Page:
The government’s claims that Shin undermined “national security” are farcical. Her book on North Korea was even selected as suggested reading by South Korea’s Ministry of Culture, Sports and Tourism. Shin said: “If I did (violate the National Security Act), why did the government select my book as a recommended one in the first place? I just gave lectures and filmed a documentary based on the book.”

Another comment by Shin points far more as to why she was targeted by the government. “Even though it is the 21st century, are we not seeing these pro-communist frame-ups, spy frame-ups?” she asked. “It is a ballad that I heard from when I attended kindergarten in the 60s.” Several UPP members were arrested last year and accused, on the basis of fabricated evidence, of plotting a rebellion in support of North Korea.

Seoul has whipped up these red scares not simply as a turn away from democracy. It is bound up with South Korea’s alignment with the United States and its “pivot to Asia,” which is aimed at economically undermining and militarily surrounding China. This includes ramping up tensions on the Korean Peninsula against China’s ally North Korea — and risking war with Pyongyang. The government fears that any anti-war sentiment could be used to oppose these growing war plans. Shin’s greatest crime, as far as the government is concerned, is that she presented North Koreans as human beings who have the same hopes and desires as average South Koreans…

Seoul deepened its military cooperation with the US over the past year. This included signing a trilateral intelligence sharing agreement with the US and Japan, expressing support for a Thermal High Altitude Area Defense (THAAD) anti-ballistic missile system in South Korea and postponing the handover to Seoul of US operational control over the South Korean military. In the event of war, the United States will take command of the South’s military.

Seoul also backed the Obama administration’s claims that North Korea was responsible for hacking at Sony Pictures Entertainment and supported new US sanctions, calling them “appropriate.” The South Korean media presented Washington’s accusations as fact despite a lack of evidence.

US State Department spokeswoman Jen Psaki raised mild criticisms of South Korea over Shin’s deportation. While claiming at a daily press briefing on Friday that South Korea “has shown a consistent and longstanding commitment to the promotion and protection of human rights,” Psaki said the US is “concerned that the national security law, as interpreted and applied in some cases, limits freedom of expression and restricts access to the Internet.”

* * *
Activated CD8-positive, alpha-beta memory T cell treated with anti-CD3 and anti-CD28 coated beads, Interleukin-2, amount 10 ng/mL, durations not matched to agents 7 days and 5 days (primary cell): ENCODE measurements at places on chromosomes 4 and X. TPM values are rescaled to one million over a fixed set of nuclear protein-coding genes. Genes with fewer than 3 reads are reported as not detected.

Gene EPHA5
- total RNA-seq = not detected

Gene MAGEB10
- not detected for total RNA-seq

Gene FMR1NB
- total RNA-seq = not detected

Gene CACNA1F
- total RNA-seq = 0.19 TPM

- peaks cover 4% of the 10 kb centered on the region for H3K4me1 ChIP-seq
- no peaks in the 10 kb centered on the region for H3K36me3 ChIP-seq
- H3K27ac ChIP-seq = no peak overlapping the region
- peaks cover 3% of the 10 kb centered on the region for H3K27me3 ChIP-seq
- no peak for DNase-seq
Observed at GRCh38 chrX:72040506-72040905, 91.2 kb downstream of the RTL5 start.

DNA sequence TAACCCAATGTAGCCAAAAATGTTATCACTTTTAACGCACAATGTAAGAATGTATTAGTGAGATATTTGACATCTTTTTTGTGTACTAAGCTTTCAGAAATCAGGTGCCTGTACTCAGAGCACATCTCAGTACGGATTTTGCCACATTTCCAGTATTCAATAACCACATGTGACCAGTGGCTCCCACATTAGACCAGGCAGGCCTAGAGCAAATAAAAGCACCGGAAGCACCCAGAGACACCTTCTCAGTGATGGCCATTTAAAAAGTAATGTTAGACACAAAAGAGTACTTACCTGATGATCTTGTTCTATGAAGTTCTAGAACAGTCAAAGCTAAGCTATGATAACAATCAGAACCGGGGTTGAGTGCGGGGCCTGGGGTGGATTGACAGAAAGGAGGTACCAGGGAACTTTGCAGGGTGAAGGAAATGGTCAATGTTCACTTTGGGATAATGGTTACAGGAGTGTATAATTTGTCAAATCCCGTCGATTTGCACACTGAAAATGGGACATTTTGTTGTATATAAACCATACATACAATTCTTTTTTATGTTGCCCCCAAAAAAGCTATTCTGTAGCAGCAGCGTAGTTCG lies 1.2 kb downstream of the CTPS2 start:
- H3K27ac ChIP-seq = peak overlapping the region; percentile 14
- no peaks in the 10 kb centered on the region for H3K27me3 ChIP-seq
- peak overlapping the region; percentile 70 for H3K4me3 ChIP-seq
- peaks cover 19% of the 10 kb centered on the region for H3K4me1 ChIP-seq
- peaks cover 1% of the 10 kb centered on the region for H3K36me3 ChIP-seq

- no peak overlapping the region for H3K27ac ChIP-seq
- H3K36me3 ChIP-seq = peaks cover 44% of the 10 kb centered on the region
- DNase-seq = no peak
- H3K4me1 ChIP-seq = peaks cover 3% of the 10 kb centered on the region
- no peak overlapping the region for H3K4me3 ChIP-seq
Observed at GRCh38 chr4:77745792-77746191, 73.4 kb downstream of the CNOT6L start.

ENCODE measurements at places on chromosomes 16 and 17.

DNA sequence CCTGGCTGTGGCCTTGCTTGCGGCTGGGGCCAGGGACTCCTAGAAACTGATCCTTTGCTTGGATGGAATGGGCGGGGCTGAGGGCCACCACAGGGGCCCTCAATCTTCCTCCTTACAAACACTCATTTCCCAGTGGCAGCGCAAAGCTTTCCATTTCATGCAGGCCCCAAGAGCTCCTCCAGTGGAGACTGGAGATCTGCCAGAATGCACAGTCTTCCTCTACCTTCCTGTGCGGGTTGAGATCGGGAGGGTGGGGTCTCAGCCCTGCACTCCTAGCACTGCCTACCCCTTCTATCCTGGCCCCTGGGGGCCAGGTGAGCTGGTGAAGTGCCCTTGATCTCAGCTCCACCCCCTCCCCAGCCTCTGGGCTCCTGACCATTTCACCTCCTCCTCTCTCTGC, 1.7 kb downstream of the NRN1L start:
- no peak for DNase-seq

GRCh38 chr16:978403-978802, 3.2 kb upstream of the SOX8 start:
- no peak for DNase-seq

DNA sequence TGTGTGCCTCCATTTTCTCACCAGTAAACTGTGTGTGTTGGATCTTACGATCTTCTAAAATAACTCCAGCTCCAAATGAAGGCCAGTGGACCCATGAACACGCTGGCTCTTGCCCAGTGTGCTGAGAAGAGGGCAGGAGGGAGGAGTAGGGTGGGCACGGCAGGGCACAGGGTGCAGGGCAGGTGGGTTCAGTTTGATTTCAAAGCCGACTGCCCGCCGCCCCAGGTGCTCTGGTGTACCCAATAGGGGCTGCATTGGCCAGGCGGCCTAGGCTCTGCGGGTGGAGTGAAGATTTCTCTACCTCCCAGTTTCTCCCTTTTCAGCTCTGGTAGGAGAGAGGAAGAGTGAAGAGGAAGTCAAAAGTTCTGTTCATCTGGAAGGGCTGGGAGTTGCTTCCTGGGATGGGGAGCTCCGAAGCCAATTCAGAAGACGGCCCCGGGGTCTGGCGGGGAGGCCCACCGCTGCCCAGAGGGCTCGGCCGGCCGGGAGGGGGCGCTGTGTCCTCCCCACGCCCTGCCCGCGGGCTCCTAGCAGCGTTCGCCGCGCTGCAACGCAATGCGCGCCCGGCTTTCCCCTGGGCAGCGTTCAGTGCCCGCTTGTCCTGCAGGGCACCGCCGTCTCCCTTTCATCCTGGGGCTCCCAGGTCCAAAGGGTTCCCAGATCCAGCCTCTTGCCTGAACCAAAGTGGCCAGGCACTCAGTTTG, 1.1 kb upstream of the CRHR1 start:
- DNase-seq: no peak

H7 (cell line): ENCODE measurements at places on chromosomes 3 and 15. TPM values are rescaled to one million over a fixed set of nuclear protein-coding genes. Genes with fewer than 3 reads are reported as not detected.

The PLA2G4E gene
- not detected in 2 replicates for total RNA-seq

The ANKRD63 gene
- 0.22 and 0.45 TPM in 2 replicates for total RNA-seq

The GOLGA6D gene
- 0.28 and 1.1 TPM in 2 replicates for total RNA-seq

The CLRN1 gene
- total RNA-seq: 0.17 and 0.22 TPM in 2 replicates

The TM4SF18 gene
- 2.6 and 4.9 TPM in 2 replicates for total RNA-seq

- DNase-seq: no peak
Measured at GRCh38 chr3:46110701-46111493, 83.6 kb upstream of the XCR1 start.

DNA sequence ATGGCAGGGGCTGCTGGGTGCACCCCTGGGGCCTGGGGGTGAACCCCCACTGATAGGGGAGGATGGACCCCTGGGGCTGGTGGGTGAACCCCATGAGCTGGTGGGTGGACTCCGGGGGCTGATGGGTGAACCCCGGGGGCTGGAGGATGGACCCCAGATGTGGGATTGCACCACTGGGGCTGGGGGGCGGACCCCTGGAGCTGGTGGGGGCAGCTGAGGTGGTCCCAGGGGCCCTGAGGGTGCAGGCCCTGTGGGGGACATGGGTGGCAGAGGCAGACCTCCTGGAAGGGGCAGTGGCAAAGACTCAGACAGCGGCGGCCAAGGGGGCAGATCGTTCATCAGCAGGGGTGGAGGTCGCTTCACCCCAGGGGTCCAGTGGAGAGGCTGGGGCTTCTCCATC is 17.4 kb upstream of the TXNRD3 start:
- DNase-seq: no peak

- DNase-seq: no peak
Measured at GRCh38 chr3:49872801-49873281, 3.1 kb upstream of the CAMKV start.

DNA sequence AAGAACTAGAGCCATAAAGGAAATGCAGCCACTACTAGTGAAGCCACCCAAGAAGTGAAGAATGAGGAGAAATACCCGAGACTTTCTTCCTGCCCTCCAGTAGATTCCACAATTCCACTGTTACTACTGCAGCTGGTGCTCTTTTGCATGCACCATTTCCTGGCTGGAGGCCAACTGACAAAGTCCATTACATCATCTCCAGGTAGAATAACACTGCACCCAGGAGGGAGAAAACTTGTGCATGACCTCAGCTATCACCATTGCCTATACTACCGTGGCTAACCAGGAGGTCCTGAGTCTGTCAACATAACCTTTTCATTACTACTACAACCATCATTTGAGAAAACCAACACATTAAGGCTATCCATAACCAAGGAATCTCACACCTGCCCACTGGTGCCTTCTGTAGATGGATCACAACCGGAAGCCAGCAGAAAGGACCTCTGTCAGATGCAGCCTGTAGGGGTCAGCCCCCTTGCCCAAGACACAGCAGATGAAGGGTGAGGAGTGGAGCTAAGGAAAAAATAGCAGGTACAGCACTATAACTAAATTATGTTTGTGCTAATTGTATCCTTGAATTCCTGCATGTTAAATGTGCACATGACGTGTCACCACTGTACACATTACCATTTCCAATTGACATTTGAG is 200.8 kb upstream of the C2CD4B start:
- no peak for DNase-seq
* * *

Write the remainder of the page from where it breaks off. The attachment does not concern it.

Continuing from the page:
This “criticism” has nothing to do with a genuine concern for free speech. It is particularly hypocritical coming from a government that has been exposed as spying on and violating the democratic rights of its population and millions of others internationally on a daily basis. Instead, the US is using this issue to continue to pressure Seoul to work more closely with Japan in the US-directed war preparations against China.

Excerpted / edited by Zuo Shou

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After three years of Kim Jong-un, skyscrapers popping up on Pyongyang’s skyline [The Hankyoreh 한겨레 / Sweet & Sour Socialism Essential Archives]

Posted in DPR Korea, Kim Jong Un, Pyongyang, Sweet and Sour Socialism Essential Archives on January 6, 2015 by Zuo Shou / 左手

OMG, a positive article about DPR Korea. A necessary corrective to the hysteria surrounding the propaganda film “The Interview”, US government lies and related hateful distortions by corporate media. – Zuo Shou

Dec 29, 2014

Three years after Kim Jong-un came to power in North Korea, the streets of Pyongyang look much different. The streets of the city are lined with new 40-floor skyscrapers, and taxis drive down them [sic]. Before, they had been dark at night, but now they are illuminated by bright lights, while smartphone-toting women are dressed more smartly than before. The unanimous testimony of recent visitors to Pyongyang is that the North Korean city has doffed its drab garb in favor of a coat of many colors.

“It was my first visit to North Korea in five years, and I was shocked by how much the atmosphere had changed,” Jang Yong-cheol, permanent director for the Isang Yun Peace Foundation, told the Hankyoreh on Dec. 16. Jang was in Pyongyang for five days in October.

“I was surprised to see taxis of various colors not only in front of the Pothonggang Hotel where I was staying but also in every street,” Jang said.